The trajectory of a MeV proton in a resist material is dependent on the interaction with both the atomic electrons and nuclei in the material. For most of its path, the probability that a proton interacts with an electron is a few orders of magnitude larger than for nuclear scattering and, as a first approximation, nuclear collisions have little effect on the trajectories. Because of the high mismatch in mass between the proton and the material’s electrons (mp/me ≈ 1800), proton collisions with electrons do not result in any significant deviation in the trajectory of a proton from a straight-line path. Further, because of the momentum mismatch, the energy transfer in each proton/electron collision is small and, consequently, many thousands of collisions will occur before a proton comes to rest. The primary interaction of high-energy protons (e.g. 500 keV – 3 MeV) is, therefore, that of deep penetration into the material with a minimal amount of surface disruption. In addition, diffraction effects are not an issue (the wavelength of a 100 keV proton is around 10-4 nm).
The interaction between a proton beam and matter can be summarized as follows:

(i) The proton beam travels in a straight line apart from a small amount of end-of-range broadening (where nuclear collisions become more prominent). This offers a considerable advantage over e-beam writing for fabricating high aspect ratio three dimensional structures, since a finely focused electron beam spreads rapidly as it enters the resist material.

(ii) The exposure as the protons penetrate the material is relatively constant (apart from a ten-fold increase at the end of range). This feature offers an advantage over EUV or X-ray lithographies, which exhibit an exponential reduction in dose with depth.

(iii) The penetration depth of the proton beam is well defined and can be varied by changing the proton beam energy. This is a unique characteristic that allows multilevel structures to be formed in one layer of resist.
(iv) Lithography with protons also offers a virtual absence of high energy secondary electrons that could otherwise give rise to unwanted exposure of the resist (proximity effects). In e-beam writing, for example, a small but significant fraction of secondary electrons are generated with energies that can contribute to the proximity effect in the micron range. Proton trajectories and energy loss profiles can be accurately simulated by means of Monte Carlo calculations, for example using the computer code SRIM [1], and e-beam writing can be simulated using the CASINO code [2]. A comparison between p-beam writing, FIB, and e-beam writing is shown in Fig. 1. Recent Monte Carlo calculations using the Hansen- Kobach-Stolterfoht model for proton-induced secondary electron emission [3] indicate the superior nature of p-beam over e-beam writing with respect to the extent of proximity effects and penetration profiles. The simulations using the δ-simulator computer program show that the use of protons for lithography result in more confined energy density profiles along the proton beam trajectory (Fig. 2). From Fig. 2 it can also be observed that the energy distribution profiles from the proton beam trajectory over the first 2 μm of penetration into the resist is essentially contained within a 10 nm diameter, an improvement of several orders of magnitude compared with electrons.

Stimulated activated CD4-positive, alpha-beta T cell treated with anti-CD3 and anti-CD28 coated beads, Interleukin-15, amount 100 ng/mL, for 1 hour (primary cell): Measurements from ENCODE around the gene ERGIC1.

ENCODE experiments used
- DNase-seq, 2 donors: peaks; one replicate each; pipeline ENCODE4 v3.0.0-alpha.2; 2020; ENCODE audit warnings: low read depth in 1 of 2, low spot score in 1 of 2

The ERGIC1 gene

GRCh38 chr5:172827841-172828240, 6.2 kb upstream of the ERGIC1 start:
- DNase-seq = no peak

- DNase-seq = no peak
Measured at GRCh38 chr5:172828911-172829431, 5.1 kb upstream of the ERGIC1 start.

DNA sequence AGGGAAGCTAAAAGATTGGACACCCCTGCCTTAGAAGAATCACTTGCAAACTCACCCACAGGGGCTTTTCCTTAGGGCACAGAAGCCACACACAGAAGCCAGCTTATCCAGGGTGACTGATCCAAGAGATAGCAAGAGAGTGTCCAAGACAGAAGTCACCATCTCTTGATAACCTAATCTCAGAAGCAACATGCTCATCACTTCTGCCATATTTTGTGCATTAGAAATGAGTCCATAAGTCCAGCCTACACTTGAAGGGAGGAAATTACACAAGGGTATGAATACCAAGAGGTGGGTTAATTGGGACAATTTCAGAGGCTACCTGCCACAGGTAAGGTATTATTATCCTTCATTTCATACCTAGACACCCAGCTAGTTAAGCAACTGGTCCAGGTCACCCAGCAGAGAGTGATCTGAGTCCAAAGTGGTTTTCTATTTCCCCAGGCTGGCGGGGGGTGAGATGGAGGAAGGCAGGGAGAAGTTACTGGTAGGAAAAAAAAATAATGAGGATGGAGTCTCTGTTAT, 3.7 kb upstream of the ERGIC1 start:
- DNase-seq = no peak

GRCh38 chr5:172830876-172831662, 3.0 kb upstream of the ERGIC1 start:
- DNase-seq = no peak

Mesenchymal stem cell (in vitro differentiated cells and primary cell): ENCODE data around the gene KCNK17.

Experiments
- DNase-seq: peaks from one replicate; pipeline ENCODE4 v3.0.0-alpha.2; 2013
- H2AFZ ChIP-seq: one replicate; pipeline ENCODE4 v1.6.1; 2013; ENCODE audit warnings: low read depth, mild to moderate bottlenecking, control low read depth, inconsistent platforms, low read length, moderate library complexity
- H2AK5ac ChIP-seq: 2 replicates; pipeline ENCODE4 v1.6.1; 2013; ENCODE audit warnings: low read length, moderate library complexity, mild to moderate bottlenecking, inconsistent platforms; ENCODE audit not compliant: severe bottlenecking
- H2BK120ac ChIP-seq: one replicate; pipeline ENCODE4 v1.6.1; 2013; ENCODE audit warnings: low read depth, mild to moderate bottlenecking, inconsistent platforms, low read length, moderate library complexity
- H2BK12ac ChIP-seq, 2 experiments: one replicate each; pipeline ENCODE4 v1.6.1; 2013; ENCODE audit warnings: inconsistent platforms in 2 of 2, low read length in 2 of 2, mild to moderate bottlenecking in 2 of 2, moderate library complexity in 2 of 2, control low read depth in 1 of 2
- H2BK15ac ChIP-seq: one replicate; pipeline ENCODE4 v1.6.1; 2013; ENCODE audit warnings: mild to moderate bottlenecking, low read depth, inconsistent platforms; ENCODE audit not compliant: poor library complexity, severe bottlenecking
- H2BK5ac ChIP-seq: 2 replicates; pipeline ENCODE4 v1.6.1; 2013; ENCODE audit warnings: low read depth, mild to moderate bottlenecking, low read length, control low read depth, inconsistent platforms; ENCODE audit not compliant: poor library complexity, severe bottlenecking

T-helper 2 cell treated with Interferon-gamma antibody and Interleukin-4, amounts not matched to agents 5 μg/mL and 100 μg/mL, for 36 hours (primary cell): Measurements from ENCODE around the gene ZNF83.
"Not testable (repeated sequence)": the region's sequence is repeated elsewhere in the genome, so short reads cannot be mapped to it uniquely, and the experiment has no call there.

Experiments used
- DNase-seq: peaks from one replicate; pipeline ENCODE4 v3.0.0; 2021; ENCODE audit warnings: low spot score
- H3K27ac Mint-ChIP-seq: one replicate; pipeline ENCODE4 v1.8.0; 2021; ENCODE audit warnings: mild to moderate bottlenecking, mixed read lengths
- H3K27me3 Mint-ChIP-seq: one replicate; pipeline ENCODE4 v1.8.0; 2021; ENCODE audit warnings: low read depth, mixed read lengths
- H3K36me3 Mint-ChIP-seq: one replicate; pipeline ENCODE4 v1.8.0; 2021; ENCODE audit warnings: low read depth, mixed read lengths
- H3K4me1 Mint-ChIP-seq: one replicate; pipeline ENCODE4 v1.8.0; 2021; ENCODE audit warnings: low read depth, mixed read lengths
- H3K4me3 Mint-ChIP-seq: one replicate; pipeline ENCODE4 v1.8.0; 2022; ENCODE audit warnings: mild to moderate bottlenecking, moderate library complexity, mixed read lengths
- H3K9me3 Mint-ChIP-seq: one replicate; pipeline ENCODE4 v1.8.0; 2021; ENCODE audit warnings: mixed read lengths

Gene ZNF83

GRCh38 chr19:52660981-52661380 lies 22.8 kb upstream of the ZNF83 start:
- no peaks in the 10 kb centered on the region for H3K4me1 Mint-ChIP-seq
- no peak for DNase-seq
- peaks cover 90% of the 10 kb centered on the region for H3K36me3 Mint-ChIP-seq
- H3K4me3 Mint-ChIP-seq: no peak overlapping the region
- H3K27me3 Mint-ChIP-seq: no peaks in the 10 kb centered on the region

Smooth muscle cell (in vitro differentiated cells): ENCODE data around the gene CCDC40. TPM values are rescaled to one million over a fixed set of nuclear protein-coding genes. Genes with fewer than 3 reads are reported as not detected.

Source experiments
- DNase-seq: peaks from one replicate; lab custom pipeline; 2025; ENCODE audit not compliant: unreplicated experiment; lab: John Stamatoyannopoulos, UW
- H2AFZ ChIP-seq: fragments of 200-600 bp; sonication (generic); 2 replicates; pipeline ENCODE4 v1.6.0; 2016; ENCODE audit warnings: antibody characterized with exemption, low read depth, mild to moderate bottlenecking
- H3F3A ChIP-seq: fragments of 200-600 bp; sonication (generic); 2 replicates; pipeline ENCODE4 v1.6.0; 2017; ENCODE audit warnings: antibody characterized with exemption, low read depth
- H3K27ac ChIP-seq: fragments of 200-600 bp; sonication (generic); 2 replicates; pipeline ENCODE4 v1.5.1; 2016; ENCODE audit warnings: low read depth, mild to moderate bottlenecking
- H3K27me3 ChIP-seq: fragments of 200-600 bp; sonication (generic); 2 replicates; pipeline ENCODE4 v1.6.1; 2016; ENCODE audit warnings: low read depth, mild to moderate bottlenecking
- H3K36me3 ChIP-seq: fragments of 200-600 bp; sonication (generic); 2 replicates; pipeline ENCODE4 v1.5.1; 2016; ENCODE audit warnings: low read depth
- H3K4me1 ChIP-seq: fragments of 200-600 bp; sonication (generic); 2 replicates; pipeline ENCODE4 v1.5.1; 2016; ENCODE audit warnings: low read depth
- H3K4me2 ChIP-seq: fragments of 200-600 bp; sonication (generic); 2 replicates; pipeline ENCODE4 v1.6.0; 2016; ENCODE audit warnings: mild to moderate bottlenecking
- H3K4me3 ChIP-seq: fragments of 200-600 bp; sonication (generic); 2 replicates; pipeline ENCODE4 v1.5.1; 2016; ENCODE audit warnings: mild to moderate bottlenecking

Figure 1. Comparison between p-beam writing, FIB (focused ion beam technology) and e-beam writing. This figure shows schematically the difference between the three techniques. The p-beam and e-beam images were simulated using SRIM [1] and CASINO [2] software packages respectively.


Figure 2aFigure 2b

Figure 2a. δ-Simulator profiles of 1000 20keV electrons penetrating a 10 μm thick PMMA (primary electrons are in red, and secondary electrons in green). 2b) δ-Simulator profiles of 1000 2MeV protons penetrating 10 μm thick PMMA (primary protons red, secondary electrons green). Note the different lateral displacement scales along the x-axis in the 2 cases (figures reproduced from Udalagama et al [3] - Proceedings of the 2nd p-beam workshop NIMB volume 260 (2007)).

[2] Hovington, P., Scanning (1997) 19, 29
[3] Udalagama, C. N. B., et al., Nucl. Instr. Meth. Phys. Res. B (2007) 260 pp384-389.